III. U.S.-CENTRAL AMERICAN RELATIONS
In this section I review the historical relations between the U.S. and Central America and reason that for most of the twentieth century they can be characterized as imperialistic. Then I look at the Caribbean Basin Initiative and CAFTA and argue that these U.S. initiatives toward Central America exhibit the characteristics of a hegemonic system and of a patron-client relationship.
U.S. Imperialism in Central America
Before Franklin D. Roosevelt’s “Good Neighbor Policy,” which scaled back the U.S.’s interventions, the U.S. frequently intruded in Central America’s domestic affairs. In Nicaragua, for example, the U.S. committed troops on three separate occasions: 1909-1910, 1912-1925, and 1926-1933; in the Dominican Republic, the U.S. maintained a military presence from 1916-1924 and held financial supervision of the country’s finances from 1905 to 1941 (Brinkley, 1997). And in the other Central American countries, the threat of marines intervening was a seemingly permanent constraint in relations with the U.S.
At the same time, North American capital penetrated throughout the Caribbean Basin to monopolize the production of primary products: sugar, coffee, bananas, and other agricultural products (Halperin-Donghi, 1993; Galeano, 1997). “Coffee cultivation expanded in the Central American highlands, (while) the lowlands saw the establishment of a ‘banana empire’ ruled directly from Boston” (Halperin-Donghi, 1997: 159). Local partners were excluded from the production processes. American capital took over railway lines, originally financed domestically, and monopolized transportation, “electric light, the mails, telegraph and telephone, and- a no less important public service- politics: In Honduras a mule costs more than a deputy, and throughout Central America U.S. ambassadors do more presiding than president” (Galeano, 1997: 107). The Central American countries were appendages of the U.S.
To ensure that U.S. interests were protected from social agitation, potential and materialized, the U.S. decided to impose or support iron-fist dictators who suppressed social unrest and put U.S. interests and policy first and foremost. Power was concentrated in the hands of Dominican Republic’s Rafael Leónidas Trujillo, El Salvador’s Maximiliano Hernandez Martinez, Guatemala’s Jorge Ubico Castaneda, Honduras’s Tiburcio Carias Andino, and Nicaragua’s Anastasio Somoza (Galeano, 1979; Halperin Donghi, 1993). These dictators received support from the U.S. in exchange for preference to and protection of U.S. capital.
After WWII, there were no immediate changes in the relations between the U.S. and Central America. The U.S. continued supporting pro-U.S. dictators, and due to the emergence of the Cold-War it became ever-more vigilant in stamping out any anti-U.S. movements. The U.S. opposition of Guatemalan president Jacobo Arbenz is indicative of the continued imperialistic mentality by the U.S. Because Arbenz supported major social reforms  that threaten the omnipotent position of the United Fruit Company and other U.S. interests, and, single-handedly, voted against a 1954 OAS declaration presented by the U.S.’s to ban communist parties in the Americas, the U.S. adopted measures to overthrow Arbenz (Gleijeses, 1991). The U.S. sponsored “disaffected Guatemalan army officers whom it helped to arm and organize secretly in Honduras” (Halperin-Donghi, 1993: 257). “Colonel Rodolfo Castillo Armas, a graduate of the Fort Leavanworth military post, invaded his own country with troops trained and equipped for the for the purpose by the United States, and with support from U.S.-piloted F-47 bombers” (Galeano, 1979: 113). After the overthrow of Arbenz, the Guatemalan army, under the guidance of the U.S., disbanded labor movements and peasant organizations.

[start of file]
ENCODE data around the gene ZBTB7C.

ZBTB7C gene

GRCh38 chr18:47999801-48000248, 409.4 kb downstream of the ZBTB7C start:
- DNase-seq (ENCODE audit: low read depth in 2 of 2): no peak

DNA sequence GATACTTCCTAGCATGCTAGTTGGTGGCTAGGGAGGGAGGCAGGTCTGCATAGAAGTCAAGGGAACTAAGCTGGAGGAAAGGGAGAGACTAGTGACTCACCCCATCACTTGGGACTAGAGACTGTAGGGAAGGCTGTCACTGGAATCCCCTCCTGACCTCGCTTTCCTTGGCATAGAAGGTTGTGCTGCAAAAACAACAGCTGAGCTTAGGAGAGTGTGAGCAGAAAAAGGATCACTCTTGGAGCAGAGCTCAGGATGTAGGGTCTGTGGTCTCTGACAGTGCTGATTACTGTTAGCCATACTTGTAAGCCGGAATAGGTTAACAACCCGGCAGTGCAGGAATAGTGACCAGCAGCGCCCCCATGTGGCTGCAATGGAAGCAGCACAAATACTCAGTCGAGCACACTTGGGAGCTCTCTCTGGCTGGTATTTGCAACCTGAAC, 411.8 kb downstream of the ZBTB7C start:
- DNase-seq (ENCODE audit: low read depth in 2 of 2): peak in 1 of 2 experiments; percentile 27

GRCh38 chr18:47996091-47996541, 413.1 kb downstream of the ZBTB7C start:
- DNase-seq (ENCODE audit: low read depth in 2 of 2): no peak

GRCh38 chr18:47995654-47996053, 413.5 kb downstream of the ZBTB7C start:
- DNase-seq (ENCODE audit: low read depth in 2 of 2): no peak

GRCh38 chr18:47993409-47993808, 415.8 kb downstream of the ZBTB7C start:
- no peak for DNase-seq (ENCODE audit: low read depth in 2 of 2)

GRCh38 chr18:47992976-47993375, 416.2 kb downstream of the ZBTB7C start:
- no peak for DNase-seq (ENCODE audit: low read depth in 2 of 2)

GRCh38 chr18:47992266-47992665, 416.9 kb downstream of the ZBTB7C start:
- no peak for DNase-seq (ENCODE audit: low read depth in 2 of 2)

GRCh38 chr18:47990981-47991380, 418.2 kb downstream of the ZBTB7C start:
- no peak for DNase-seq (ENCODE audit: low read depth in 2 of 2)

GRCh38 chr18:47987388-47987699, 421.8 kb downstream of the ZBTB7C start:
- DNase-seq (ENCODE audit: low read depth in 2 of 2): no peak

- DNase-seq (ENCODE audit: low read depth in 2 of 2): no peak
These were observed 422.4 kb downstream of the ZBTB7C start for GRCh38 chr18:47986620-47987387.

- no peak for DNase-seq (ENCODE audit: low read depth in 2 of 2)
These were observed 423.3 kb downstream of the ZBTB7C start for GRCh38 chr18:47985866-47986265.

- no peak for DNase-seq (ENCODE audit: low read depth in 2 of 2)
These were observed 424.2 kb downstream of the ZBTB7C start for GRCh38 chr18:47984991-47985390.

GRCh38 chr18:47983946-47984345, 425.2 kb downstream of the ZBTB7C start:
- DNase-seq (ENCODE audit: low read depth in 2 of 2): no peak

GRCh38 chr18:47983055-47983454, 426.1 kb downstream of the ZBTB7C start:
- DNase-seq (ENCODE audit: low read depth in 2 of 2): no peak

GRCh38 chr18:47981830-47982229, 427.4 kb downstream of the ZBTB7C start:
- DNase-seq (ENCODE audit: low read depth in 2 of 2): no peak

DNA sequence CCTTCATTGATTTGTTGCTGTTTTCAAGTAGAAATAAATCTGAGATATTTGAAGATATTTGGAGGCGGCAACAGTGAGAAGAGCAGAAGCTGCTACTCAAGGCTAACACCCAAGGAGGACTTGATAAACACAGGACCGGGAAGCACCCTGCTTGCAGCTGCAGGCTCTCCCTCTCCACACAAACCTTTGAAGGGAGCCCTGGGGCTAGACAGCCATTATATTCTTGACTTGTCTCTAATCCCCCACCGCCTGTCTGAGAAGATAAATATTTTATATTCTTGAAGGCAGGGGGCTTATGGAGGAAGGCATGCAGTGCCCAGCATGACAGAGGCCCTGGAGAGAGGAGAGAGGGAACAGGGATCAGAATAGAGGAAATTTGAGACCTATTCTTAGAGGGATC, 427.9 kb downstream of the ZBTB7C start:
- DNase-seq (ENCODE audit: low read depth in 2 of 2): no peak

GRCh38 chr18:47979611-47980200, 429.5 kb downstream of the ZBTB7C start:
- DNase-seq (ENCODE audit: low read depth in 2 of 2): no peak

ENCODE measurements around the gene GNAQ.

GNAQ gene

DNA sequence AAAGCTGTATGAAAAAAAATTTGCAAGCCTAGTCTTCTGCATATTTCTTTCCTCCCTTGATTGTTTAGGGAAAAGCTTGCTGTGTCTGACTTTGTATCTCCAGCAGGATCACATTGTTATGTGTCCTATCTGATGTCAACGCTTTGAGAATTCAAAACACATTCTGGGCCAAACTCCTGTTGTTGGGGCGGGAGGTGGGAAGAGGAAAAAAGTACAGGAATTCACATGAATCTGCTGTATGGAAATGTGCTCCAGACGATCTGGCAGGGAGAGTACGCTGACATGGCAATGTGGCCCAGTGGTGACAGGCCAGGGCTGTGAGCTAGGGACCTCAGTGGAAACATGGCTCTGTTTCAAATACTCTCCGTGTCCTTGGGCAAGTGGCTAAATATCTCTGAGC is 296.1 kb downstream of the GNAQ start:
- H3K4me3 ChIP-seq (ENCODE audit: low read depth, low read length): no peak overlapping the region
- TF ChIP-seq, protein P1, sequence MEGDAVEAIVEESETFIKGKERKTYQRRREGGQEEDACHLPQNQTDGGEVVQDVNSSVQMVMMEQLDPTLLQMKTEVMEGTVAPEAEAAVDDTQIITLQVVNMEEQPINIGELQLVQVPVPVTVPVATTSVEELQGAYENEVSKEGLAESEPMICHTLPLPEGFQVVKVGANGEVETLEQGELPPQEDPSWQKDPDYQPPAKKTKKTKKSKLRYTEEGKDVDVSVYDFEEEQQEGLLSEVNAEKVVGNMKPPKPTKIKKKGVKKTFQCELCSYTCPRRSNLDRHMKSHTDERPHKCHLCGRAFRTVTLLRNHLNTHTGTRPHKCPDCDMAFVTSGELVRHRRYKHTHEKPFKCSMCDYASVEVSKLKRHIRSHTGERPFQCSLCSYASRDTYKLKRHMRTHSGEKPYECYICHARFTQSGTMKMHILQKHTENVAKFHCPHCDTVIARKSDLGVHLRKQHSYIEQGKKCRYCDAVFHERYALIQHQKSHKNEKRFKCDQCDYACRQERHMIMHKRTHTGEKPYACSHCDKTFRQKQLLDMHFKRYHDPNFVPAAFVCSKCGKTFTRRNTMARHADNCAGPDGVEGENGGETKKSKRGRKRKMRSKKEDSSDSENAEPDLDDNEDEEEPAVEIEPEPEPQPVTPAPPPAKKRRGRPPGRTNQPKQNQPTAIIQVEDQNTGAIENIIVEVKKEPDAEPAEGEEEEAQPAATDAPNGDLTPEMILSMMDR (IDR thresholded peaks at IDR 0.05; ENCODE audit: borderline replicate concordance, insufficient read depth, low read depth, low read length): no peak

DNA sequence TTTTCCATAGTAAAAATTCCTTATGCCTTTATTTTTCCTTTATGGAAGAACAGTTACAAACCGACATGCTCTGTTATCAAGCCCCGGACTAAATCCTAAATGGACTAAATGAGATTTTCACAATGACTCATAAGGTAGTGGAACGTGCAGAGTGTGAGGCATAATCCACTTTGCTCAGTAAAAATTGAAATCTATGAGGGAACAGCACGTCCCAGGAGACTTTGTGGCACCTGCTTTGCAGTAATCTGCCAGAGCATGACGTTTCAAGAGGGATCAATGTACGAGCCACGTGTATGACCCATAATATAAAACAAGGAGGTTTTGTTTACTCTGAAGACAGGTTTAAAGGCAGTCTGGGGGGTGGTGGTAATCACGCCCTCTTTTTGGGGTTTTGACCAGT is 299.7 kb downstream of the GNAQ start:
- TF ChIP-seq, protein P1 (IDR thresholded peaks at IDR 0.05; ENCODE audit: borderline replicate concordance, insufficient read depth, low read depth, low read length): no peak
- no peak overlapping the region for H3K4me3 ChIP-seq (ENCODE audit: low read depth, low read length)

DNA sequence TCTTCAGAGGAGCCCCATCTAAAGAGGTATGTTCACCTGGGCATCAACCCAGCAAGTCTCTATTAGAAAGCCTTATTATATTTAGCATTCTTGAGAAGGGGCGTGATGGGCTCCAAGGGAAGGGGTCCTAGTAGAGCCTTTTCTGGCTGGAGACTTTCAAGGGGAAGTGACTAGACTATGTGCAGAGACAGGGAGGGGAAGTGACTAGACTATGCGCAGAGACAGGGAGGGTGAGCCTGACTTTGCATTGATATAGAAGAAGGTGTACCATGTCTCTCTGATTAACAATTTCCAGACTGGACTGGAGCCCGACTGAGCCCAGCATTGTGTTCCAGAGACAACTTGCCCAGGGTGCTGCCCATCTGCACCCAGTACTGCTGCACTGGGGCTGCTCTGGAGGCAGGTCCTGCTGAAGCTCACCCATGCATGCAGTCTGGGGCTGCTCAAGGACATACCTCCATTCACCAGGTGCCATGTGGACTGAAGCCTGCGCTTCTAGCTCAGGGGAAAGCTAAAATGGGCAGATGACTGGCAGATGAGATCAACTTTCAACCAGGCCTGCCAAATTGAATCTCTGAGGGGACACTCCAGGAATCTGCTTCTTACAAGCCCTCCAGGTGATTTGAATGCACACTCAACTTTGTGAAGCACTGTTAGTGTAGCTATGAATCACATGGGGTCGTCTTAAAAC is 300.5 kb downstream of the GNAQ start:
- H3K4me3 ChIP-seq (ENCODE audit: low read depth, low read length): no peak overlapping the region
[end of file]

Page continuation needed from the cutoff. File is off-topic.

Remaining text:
The U.S. also orchestrated the assassination of Trujillo in the Dominican Republic, and then devised a military coup to depose the left-leaning democratically elected Juan Bosch (Huntington, 1968). The coup led to a civil war in 1963, which gave the U.S. the excuse to intervene militarily. “The unilateral U.S. presence in the Dominican Republic was soon converted into a more decorous multilateral OAS presence that arranged for presidential elections in 1966” (Halperin-Donghi, 1979: 326).
Under the U.S. President Reagan, military interventions in Central America continued. Nicaragua and El Salvador suffered from an over-zealous Reagan policy against left-leaning governments. In Nicaragua, the Reagan administration openly supported and praised the Contras anti-revolutionary conflict against the Sandinista government. The U.S. support for the Contras funded a bloody decade long counter-revolutionary war, which ended with peaceful, albeit questionable, elections in 1990. During this time, Honduras was used by U.S. in as staging grounds for U.S. military operations against Nicaragua. The impact of the U.S. military presence on “the Honduran society as a whole was not wholly positive, (however) this poorest of Central American countries had few … alternatives” but to endure the U.S. military presence and direct dealings with the Honduran military (Halperin-Donghi, 1993: 398).
When aggregated, the traits of the U.S.-Central American relations most of the twentieth century are sufficiently significant to characterize them as imperialism. Direct military interventions, direct support for dictators, infiltration of North American capital, policy management, and economic dependence of Central America on U.S. markets (Bulmer-Thomas, 2003; Galeano, 1979) are all characteristics of an imperialist relation.
The Caribbean Basin Initiative